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Malnutrition - Every year over 2.6 million children under the age of 5 die from malnutrition. That's one every 12 seconds. The World Health Organization (WHO) cites malnutrition as the greatest single threat to the world's public health. Bangladesh has a population of 150 million citizens and is one of the most malnourished countries in the world. A recent study by the WHO showed that, in Bangladesh, more than 50% of children under the age of 5 are malnourished and in need of help.
CO2 Emissions- Every year over 1.5 million tons of CO2 is emitted into the atmosphere from US breweries. That’s enough to fill 145,000,000,000 balloons (or 20 balloons for every single person on this planet!). With sea levels and global temperatures set to rise over the coming years, CO2 emissions from industrial processes need to be reduced and eradicated.
We’re doing something about all this!
We plan to capture and convert the 99% pure CO2 from the breweries’ fermentation processes and use it to grow large amounts of life-saving highly nutritious algae. These algae will be taken to Bangladesh where they'll will be sold at an affordable cost to malnourished children.
Why not give away the life-saving algae for free?
By charging a nominal fee for the algae we can accomplish two things:
1) Studies have repeatedly shown that establishing trade business with a developing nation is a successful model for sustainable economic development. Unlike free aid models, doing business enables continuation of operations and is therefore more productive in the long term. (See http://online.wsj.com/article/SB123327734124831471.html)
2) The small revenue from sales of algae to Bangladesh will allow us to recuperate some of our transport costs. This will enable us to produce more algae and reach a larger number of suffering children.
Martin, our algae guy, has developed a patent-pending bio-reactor for growing algae effectively. His reactor design reduces the energy and costs associated with growing, harvesting, and drying algae. This will allow us to economically produce Spirulina algae which have been declared by the UN as the best food source for combatting malnutrition.
1,500,000 tons of CO2 is emitted every year from US breweries. This CO2 is very pure and does not contain contaminants. In fact, Spirulina algae love this pure CO2. We will collect this CO2 from the fermentation process in the breweries to stop it being released into the atmosphere. We will then use this CO2 to “feed” the Spirulina algae.
Spirulina algae is composed of ~57% protein and is very low in Cholesterol. It contains many vital micronutrients including: Vitamins A, C, E and K, Pantothenic Acid, Magnesium, Potassium, Thiamin, Riboflavin, Niacin, Iron, Copper and Manganese. This makes it the ideal food to eradicate malnutrition from places like Bangladesh.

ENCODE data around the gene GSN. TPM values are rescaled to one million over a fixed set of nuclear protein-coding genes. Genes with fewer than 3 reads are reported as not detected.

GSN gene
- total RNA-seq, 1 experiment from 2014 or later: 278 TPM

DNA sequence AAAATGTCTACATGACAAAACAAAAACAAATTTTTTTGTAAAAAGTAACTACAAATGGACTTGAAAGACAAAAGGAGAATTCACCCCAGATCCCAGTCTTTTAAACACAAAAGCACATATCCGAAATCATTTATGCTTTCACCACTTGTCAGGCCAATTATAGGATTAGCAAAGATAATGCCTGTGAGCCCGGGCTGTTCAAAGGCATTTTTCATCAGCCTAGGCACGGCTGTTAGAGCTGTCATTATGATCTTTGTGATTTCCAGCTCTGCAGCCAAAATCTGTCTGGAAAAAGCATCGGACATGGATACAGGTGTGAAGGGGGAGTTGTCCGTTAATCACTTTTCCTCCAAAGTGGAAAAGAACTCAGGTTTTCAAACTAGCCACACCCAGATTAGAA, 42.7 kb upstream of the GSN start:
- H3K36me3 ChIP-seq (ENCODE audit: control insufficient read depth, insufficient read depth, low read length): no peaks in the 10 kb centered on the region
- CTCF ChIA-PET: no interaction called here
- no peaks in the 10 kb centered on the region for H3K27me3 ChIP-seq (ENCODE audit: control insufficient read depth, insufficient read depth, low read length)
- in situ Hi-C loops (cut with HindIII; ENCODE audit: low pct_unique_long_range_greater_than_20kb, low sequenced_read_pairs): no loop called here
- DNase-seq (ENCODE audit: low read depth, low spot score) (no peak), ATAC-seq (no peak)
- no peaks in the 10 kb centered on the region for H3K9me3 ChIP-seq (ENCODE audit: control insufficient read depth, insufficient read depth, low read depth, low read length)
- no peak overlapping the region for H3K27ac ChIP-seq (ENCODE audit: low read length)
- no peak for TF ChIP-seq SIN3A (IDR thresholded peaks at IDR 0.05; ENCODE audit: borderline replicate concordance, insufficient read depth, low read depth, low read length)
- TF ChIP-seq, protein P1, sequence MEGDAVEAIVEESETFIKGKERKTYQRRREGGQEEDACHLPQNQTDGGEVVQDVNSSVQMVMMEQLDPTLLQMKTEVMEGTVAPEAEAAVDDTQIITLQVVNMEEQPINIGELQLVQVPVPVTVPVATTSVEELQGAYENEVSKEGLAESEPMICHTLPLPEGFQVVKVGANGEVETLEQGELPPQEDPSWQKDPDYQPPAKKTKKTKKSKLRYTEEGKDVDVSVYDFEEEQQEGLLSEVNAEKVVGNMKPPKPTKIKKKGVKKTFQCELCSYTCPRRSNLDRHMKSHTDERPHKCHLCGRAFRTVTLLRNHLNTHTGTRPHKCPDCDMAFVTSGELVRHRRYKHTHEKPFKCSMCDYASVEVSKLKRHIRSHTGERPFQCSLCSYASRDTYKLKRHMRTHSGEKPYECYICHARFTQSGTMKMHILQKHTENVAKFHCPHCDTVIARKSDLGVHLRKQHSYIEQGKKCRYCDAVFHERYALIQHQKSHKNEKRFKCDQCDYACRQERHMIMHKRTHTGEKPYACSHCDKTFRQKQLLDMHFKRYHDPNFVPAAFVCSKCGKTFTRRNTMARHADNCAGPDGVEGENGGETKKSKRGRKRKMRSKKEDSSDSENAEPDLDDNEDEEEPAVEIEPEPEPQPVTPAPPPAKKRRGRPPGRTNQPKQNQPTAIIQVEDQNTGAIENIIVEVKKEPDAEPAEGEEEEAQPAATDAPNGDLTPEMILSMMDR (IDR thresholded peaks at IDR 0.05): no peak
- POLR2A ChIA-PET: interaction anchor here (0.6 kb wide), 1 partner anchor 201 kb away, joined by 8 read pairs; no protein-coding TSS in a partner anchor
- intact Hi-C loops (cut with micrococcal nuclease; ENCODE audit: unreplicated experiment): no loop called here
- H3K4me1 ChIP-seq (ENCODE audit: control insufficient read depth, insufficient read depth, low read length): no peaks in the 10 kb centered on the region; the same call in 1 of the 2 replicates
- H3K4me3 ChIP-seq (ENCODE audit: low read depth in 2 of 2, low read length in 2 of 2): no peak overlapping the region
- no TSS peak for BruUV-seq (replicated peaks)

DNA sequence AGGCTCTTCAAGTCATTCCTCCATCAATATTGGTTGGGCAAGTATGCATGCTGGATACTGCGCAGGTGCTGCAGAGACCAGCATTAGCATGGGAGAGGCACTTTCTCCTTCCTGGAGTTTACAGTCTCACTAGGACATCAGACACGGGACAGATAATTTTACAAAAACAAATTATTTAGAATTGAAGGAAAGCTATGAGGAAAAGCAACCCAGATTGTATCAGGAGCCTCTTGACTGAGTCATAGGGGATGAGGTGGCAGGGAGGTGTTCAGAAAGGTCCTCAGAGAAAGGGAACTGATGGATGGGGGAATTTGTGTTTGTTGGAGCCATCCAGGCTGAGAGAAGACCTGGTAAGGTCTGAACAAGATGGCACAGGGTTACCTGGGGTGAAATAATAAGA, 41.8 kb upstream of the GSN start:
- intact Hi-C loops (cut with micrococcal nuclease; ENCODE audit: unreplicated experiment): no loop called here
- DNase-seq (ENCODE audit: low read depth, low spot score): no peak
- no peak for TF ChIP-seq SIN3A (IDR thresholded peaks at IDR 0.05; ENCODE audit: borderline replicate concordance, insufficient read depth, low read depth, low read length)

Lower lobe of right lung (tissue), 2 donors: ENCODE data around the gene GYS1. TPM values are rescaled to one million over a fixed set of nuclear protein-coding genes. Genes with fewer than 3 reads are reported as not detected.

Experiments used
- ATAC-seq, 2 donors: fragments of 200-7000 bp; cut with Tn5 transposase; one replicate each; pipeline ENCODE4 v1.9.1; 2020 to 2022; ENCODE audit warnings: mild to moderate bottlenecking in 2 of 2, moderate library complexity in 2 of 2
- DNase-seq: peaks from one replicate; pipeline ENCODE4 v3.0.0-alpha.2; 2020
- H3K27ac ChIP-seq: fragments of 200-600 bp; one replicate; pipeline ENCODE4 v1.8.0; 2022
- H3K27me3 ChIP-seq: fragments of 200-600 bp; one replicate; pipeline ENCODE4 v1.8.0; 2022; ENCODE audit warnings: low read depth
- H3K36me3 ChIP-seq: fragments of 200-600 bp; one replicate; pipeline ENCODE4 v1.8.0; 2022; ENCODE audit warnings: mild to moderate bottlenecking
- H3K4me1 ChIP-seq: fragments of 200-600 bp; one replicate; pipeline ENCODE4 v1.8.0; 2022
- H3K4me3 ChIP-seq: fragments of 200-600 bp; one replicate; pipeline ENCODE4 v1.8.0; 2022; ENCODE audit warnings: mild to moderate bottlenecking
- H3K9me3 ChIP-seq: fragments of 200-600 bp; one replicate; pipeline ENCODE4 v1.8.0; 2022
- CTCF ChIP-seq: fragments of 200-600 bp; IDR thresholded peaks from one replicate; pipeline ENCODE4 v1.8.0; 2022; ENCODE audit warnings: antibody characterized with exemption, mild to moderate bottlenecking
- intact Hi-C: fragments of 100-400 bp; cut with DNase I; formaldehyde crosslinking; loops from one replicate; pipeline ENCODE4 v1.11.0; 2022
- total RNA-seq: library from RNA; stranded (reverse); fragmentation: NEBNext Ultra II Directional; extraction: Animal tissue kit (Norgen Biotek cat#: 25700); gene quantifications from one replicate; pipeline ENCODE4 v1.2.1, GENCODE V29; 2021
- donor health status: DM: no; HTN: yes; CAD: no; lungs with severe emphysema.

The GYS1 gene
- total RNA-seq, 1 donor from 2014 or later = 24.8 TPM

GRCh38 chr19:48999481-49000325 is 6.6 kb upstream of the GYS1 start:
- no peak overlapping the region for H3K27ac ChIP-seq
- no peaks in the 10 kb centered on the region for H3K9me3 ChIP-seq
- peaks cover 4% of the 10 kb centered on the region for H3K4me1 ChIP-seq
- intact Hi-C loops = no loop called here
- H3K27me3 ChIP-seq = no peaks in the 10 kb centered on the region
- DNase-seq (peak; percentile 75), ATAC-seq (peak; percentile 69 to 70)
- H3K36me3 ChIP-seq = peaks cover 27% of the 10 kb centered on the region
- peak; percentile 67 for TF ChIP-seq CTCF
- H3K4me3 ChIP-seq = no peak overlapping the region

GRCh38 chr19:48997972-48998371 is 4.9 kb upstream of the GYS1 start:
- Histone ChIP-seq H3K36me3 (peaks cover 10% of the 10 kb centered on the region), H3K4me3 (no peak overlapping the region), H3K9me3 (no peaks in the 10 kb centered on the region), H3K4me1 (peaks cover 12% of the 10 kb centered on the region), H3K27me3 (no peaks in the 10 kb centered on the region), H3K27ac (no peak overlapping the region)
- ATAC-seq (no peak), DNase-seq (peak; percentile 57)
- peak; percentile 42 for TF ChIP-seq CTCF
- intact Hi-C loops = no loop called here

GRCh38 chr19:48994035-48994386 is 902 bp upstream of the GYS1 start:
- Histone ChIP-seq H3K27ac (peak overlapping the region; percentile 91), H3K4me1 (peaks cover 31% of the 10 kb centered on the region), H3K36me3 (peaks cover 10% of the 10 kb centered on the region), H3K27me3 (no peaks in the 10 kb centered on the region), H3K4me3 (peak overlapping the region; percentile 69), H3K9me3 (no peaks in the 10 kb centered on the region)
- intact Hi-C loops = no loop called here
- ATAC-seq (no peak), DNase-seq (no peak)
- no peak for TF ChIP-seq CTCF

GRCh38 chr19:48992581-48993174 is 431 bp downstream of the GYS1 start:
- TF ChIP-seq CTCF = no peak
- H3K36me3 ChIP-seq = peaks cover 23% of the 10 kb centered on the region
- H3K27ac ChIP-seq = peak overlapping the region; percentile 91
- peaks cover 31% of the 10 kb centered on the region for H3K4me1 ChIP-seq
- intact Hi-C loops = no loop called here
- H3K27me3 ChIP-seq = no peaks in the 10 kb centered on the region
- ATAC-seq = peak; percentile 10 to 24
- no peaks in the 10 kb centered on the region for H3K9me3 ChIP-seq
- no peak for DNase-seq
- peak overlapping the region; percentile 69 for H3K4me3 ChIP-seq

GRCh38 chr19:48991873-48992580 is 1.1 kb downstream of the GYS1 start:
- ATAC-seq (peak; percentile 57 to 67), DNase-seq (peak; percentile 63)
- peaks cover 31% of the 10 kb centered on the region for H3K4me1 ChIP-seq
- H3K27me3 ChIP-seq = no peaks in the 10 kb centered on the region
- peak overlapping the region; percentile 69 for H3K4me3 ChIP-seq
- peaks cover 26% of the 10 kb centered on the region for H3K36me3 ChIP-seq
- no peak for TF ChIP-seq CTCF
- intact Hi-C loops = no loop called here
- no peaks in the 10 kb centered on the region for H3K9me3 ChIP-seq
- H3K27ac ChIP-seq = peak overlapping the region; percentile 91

When Daniel Higgs, our Materials Chemistry and Business Development guy, is not designing future technologies for his PhD he likes to pursue the art of business development and entrepreneurship. Daniel recently launched CUskills.com, a University of Colorado Boulder, student skills-focused search website where students can search to find a team mate for a new project, connect with potential co-authors of peer reviewed articles, or find scientific instruments on campus. Daniel is super excited about the opportunity that Algae for Aid has to promote sustainable economic development while eradicating malnutrition in developing countries like Bangladesh.
Martin Gross is our Algae Expert. He also knows all about nutrition and bio-reactors. Martin received his BS in Biology from Iowa State University in December of 2011 then completed an MS in Food Science and Human Nutrition at the same institution. Martin is currently studying for his PhD in Agricultural and Biological Engineering which he recently started. Martin's technology will be our major tool in producing algae economically in order to combat malnutrition in Bangladesh.
Philip Calabrese is an Entrepreneur at heart. As an undergraduate, he learned business skills working under William W. Ward, CEO of Brighter Ideas Inc and faculty member in the biochemistry department at Rutgers University. After graduating from Rutgers, he founded a math & science tutoring company, OnPoint Tutoring LLC and worked for ImClone systems as a quality control analyst. He recently founded the CU Biotechnology Club, a collaborative bio-entrepreneurial club. The club has held variety of entrepreneurial seminars on campus. Phil is currently in the 5th year of his PhD in Biochemistry and is excited to bring his entrepreneurial experience to Algae for Aid in order to help develop the company to its fullest potential.
Matthew Tryhane does our Market Research and Finance. Matt loves both science and business. He started off his career at the National Centre for Atmospheric Research (NCAR), Boulder, where he worked for 5 years as an Associate Scientist analyzing atmospheric effects on aviation safety. He then moved into the field of Market Research working for RRC Associates as a Research Analyst for 6 years. Currently Matt is finishing off his MBA at the University of Colorado and is pumped about helping the children of Bangladesh by developing Algae for Aid as a business.
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